An off-season start, full returning crowds and more games – but what impact will that have on players?
The Championship which kicks off on the Easter weekend after a spell of particularly cold weather will take some getting used to and, for some, they may never quite get there.
It has been a disruptive few years for the GAA’s flagship competitions, with this weekend marking the first time since Dublin beat Kerry in the All-Ireland football final replay in September 2019 that the only crowd restriction for championship games will be the capacity of a pitch.
In the meantime, the Championship has started in October and June and now moves to April with an All-Ireland final in July for the first time since 1908 when the delayed 1907 Football Championship was finally completed.
But while all of this may confuse fans of the game and their routines to varying degrees, will it have a significant impact on gamers?
It certainly shouldn’t, says Shane O’Sullivan, a former Waterford pitcher and psychologist who specializes in high performance coaching for business and sport through his company “Inspiring Excellence”.
“It’s the story that the player tells himself, in the end,” he says. “I don’t think any player at the highest level tells himself a negative story about this weekend.
“I think they’re going to focus on it’s great to play games, it’s great to have a championship to play. If you think about the last couple of years in the context of Covid, it doesn’t there weren’t even crowds at the matches.
“I don’t think that’s a negative connotation for a player and if it is he would want to reframe his mindset pretty quickly because at the end of the day if you come in with a negative point of view and pessimistic about this weekend, I don’t think it will help them.
The round robin format returns to hurling this year and while Munster have eliminated counties due to play three successive weekends, Leinster have ensured that those in this scenario will only do so against a team in the same situation, thus eliminating any perceived disadvantage that the 2018 and 2019 championship schedules have been cancelled.
But O’Sullivan insists that, from a psychological standpoint, playing a high volume of games in a relatively short period of time is doable.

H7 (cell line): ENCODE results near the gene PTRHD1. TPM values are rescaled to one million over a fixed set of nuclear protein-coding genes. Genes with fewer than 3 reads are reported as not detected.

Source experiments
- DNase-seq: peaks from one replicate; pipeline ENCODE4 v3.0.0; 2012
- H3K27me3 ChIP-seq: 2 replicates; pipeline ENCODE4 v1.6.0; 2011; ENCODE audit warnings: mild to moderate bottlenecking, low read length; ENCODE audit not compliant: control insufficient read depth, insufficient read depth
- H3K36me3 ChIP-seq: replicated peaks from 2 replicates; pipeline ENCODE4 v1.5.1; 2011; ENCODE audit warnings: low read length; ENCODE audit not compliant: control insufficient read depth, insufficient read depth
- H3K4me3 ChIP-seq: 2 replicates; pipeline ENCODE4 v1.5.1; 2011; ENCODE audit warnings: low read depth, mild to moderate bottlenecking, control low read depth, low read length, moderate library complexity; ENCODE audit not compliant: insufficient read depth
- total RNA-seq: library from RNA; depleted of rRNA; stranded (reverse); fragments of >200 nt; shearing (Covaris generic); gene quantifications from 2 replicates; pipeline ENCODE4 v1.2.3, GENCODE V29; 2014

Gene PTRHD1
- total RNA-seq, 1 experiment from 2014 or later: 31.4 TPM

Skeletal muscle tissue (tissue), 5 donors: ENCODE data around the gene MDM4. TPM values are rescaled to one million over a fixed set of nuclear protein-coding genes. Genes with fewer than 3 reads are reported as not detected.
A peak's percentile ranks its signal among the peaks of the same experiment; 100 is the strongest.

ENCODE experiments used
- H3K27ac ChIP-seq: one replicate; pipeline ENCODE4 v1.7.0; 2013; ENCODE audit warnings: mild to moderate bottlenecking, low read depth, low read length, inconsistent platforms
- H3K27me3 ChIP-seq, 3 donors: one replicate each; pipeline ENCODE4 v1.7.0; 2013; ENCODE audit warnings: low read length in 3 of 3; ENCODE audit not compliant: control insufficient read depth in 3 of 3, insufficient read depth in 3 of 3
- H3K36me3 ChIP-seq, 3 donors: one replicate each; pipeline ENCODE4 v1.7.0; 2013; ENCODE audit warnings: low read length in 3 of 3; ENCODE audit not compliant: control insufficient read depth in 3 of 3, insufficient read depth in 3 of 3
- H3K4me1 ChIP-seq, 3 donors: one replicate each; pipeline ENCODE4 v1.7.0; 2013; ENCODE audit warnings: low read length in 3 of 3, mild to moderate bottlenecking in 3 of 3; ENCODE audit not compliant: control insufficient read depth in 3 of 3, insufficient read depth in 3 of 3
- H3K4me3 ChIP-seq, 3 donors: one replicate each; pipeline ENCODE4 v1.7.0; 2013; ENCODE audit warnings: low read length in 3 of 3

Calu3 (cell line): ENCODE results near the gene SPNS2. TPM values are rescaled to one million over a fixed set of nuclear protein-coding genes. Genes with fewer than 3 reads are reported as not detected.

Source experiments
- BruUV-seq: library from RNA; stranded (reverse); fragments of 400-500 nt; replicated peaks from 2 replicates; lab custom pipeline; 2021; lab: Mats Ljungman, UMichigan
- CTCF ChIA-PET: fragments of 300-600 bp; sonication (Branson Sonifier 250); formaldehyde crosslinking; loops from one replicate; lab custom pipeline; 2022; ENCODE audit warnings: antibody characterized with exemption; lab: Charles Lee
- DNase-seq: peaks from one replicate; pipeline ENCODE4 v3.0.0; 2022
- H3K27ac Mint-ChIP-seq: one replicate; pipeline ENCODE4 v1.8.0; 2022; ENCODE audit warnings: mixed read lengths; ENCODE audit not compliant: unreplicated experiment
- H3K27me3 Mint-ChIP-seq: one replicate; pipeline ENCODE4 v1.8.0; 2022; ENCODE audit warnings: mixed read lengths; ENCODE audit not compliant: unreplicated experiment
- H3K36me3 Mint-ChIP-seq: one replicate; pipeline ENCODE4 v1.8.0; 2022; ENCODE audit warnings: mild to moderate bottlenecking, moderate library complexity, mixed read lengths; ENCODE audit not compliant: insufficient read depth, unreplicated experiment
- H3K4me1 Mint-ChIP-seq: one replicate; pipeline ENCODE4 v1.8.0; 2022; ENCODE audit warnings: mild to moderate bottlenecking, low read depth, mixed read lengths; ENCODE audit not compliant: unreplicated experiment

“In my experience with athletes from different sports, many of whom are professional athletes, they go away three days, so I don’t think it’s a psychological challenge.
“As long as they have time to recover the day after a game and they recover well. If you’re dealing with players who are under pressure in their own lives from a job perspective and from a family view, it is a different challenge and one that must be taken up.
“If you look at the demographics of a county player now, they’re young, they’re either teachers or they’re in college, they have space.
“Relatively few of them are married, few of them have kids, so they have the space to be able to come down on Monday or Sunday after a game and get back on their feet for Tuesday. I don’t think it’s as bad a problem as people make it out to be honest.
The structure of the League and its proximity to the Championship, with both competitions containing a round-robin element, has led to lukewarm fixtures this spring, although Waterford moved past that and won the League title earlier this this month. Does this present any conundrum for O’Sullivan’s former teammates as Tipperary comes to Walsh Park tomorrow?
“I see a challenge from a Waterford perspective because they’re dealing with something different to what they’ve done in the past in terms of being really scorching favorites in a game against Tipperary. , which is a hurling power.
“Tipperary have had several weeks to prepare for a game and focus on it and do intensive training when Waterford play games.
“The challenge Waterford face at the weekend is whether they are fresh and how do they manage that mental frame of being favourites, big favourites, in their own backyard in a Munster Championship campaign .”
And while Limerick stuttering in the League has raised questions about their stamina after dominating the pitch in recent years, O’Sullivan says it’s manna from heaven for John Kiely.
“I think Limerick is in a perfect scenario. They now have a motivation they never had. After last year’s All-Ireland, Limerick were touted as one of the best teams ever, then moved on a few months later and it’s not talked about at all.
“They really will have been able to adapt to a Munster championship, so I think it’s a perfect scenario for Limerick.
“I think they will get there. They will have the energy, they will have the motivation and I think whoever beats Limerick will probably win the All-Ireland. They are still the big favourites.